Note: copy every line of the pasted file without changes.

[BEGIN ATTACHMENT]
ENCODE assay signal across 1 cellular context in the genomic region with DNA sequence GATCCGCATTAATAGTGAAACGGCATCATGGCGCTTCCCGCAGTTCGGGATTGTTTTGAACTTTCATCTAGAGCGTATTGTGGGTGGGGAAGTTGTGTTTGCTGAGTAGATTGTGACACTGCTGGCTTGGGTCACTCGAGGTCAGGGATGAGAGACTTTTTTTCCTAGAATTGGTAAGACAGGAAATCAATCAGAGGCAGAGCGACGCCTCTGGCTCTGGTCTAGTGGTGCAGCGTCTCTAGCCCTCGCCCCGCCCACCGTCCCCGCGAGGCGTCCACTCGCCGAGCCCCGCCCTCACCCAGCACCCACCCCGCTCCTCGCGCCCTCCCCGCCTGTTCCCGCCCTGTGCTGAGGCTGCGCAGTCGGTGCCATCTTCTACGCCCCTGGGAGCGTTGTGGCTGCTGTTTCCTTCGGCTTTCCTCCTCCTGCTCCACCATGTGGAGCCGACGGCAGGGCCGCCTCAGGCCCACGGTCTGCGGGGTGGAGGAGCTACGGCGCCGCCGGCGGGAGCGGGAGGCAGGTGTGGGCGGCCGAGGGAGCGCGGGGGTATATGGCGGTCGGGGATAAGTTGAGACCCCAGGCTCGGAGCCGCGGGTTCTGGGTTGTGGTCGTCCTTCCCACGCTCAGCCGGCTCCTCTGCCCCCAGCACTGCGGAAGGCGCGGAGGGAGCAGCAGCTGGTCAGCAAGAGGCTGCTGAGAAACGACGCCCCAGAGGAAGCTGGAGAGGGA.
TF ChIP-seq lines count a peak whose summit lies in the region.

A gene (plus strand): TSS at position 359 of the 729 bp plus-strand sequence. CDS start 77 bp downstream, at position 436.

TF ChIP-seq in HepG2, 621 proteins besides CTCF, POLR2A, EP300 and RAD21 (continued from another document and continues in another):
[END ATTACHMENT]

ENCODE assay signal across 1 cellular context in the genomic region with DNA sequence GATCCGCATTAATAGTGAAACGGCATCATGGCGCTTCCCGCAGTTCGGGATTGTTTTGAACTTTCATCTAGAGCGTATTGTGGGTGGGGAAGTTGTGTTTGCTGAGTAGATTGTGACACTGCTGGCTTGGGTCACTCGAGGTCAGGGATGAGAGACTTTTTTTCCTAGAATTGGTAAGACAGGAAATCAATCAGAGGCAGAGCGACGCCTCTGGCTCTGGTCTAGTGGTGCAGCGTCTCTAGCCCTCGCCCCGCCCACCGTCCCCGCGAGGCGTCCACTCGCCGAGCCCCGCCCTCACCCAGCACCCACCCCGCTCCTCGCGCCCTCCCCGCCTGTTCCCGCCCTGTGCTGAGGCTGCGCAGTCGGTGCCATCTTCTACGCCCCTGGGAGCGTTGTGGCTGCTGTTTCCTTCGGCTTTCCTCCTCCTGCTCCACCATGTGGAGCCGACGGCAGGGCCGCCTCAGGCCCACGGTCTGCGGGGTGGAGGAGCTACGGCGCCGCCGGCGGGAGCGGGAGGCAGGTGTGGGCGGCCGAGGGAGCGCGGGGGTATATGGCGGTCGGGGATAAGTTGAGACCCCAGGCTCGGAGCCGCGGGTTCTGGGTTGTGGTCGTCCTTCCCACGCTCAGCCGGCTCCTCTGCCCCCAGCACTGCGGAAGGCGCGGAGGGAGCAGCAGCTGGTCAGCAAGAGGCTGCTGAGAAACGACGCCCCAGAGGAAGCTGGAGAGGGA.
TF ChIP-seq lines count a peak whose summit lies in the region.

A gene (plus strand): TSS at position 359 of the 729 bp plus-strand sequence. CDS start 77 bp downstream, at position 436.

TF ChIP-seq in HepG2, 621 proteins besides CTCF, POLR2A, EP300 and RAD21 (continued from another document and continues in another):